CLOSE on the heels of the 7th Sun.Star Economic Forum held at the Parklane Hotel Thursday was the report that business executives in the Philippines are worried that their operations, by force of economic necessity, may be moved to other countries.

The matter should be considered a threat to our domestic economy since it would mean not only loss of jobs but also loss of potential revenues and the well-being of local businesses.

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Yet in the same breath, I read in this daily various stories that implied favorable economic indicators in the coming months of the year.

There was the Bangko Sentral ng Pili-pinas report, for instance, that bank lending in the country rose by 7.7 percent in recent months. On top of this is the story about a corresponding decrease by 3 percent in bad bank loans in May, meaning borrowers were paying long overdue accounts.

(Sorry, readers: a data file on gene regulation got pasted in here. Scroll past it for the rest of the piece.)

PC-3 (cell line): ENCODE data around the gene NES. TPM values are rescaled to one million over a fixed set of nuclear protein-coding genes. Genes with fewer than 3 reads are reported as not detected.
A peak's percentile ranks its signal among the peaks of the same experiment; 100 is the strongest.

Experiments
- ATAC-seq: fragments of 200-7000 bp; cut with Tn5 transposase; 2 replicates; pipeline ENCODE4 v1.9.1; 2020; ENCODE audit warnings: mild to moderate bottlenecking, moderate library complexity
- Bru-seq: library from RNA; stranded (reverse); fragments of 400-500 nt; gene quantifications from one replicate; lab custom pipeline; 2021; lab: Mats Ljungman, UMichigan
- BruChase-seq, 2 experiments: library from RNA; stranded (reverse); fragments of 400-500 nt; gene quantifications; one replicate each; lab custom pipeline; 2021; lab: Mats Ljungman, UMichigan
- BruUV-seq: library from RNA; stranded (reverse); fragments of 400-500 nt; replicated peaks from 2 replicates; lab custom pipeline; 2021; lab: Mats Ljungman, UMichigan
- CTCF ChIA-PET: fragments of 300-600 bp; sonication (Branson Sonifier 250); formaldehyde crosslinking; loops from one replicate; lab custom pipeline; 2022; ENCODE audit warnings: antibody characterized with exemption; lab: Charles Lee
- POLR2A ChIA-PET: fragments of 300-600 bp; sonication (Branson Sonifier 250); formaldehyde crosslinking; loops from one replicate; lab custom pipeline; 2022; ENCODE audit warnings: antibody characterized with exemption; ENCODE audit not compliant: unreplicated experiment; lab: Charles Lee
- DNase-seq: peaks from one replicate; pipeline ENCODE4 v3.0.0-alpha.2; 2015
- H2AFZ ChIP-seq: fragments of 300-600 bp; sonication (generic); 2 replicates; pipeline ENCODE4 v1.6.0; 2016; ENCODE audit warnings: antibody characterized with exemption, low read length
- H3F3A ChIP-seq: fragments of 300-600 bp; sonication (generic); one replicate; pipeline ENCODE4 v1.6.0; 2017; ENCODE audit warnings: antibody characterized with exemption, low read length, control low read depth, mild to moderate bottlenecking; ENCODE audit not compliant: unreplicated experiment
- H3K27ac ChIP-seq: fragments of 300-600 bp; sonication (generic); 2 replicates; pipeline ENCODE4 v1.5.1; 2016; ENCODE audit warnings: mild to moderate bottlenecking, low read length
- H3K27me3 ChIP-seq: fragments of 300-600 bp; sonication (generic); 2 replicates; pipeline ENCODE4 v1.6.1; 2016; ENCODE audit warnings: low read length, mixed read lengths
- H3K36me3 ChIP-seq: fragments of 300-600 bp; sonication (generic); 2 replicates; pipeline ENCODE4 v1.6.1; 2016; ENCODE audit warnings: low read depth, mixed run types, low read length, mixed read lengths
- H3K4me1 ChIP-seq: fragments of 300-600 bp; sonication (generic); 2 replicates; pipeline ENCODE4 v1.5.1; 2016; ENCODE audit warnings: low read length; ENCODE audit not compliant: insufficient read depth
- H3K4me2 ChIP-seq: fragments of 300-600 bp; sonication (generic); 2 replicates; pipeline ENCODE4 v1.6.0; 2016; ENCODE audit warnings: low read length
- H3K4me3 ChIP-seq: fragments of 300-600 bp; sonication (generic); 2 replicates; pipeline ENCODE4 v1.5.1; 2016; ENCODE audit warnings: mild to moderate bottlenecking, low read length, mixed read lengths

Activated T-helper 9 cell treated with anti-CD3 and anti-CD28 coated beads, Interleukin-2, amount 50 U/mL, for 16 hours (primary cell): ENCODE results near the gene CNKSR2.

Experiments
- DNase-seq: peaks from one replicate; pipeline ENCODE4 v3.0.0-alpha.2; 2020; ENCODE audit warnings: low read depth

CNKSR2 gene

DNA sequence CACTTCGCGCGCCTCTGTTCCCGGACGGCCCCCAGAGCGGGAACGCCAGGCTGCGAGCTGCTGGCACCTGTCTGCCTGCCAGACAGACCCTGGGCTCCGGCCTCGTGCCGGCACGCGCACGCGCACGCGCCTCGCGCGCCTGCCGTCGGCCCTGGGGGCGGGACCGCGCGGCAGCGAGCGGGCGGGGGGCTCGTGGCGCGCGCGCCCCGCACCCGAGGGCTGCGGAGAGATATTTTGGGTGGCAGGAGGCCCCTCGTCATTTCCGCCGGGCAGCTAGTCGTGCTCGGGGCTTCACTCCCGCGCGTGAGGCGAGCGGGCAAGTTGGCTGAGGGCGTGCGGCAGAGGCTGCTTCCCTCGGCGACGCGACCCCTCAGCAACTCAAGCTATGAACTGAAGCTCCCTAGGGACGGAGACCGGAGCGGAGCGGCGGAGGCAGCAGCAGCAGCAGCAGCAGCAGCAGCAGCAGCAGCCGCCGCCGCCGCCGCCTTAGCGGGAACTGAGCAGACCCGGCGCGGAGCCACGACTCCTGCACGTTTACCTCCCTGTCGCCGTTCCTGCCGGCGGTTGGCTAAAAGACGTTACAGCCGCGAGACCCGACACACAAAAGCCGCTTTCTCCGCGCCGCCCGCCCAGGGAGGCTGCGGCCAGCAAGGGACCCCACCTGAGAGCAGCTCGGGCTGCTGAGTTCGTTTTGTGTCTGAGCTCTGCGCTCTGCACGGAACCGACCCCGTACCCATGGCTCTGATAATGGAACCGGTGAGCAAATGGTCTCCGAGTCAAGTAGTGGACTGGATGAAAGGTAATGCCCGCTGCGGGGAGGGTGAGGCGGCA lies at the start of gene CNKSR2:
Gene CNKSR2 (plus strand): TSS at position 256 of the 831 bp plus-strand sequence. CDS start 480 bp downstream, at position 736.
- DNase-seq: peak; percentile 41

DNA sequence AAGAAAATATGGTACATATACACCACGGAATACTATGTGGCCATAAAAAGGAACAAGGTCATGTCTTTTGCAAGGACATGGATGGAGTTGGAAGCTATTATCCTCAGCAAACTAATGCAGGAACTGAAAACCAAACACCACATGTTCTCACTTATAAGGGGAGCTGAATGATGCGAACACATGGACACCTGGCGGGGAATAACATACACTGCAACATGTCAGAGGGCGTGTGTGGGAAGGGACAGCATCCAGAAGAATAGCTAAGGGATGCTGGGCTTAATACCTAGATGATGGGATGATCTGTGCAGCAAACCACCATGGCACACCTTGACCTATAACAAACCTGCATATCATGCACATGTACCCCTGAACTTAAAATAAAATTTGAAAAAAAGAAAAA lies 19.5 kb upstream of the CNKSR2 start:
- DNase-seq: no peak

Then consider the $3,23 billion balance of payment (BOP) surplus noted in the last six months. The BOP is the difference between the country’s dollar outflow and its dollar inflow.

In June alone, the net foreign exchange inflow was reported at $502 million. But from January to May, the BOP went up by nearly seven percent, from the $6.98 billion in the same period last year. This would account, I think, for the reported expansion of the money supply in the domestic money stream by 10.7 percent last month.

Against these indications of favorable economic conditions in the coming months, the 7th Sun.Star Economic Forum has come up with feasible directions toward which new businesses may be explored in the small and medium enterprises (SME) sector together with business process outsourcing (BPO).

At least one speaker in thursday’s event claimed that there “is room for at least a thousand more SME and BPOs or possibly $5 billion more in revenues on top of the $7.2 billion…generated in 2009.”

The German president of the Asia Pacific Projects, Ludwig Rieder, suggested the development of community-based tourism (CBT) and linking communities “ to the tourism value chain.” He said there are more tourists who are interested in the culture of other places.

Setting up of CBTs would somehow disperse the visitors to the small communities rather than be highly concentrated in large resorts. He said local residents may invite tourists to “discover local habitats and wildlife and observe local traditions.”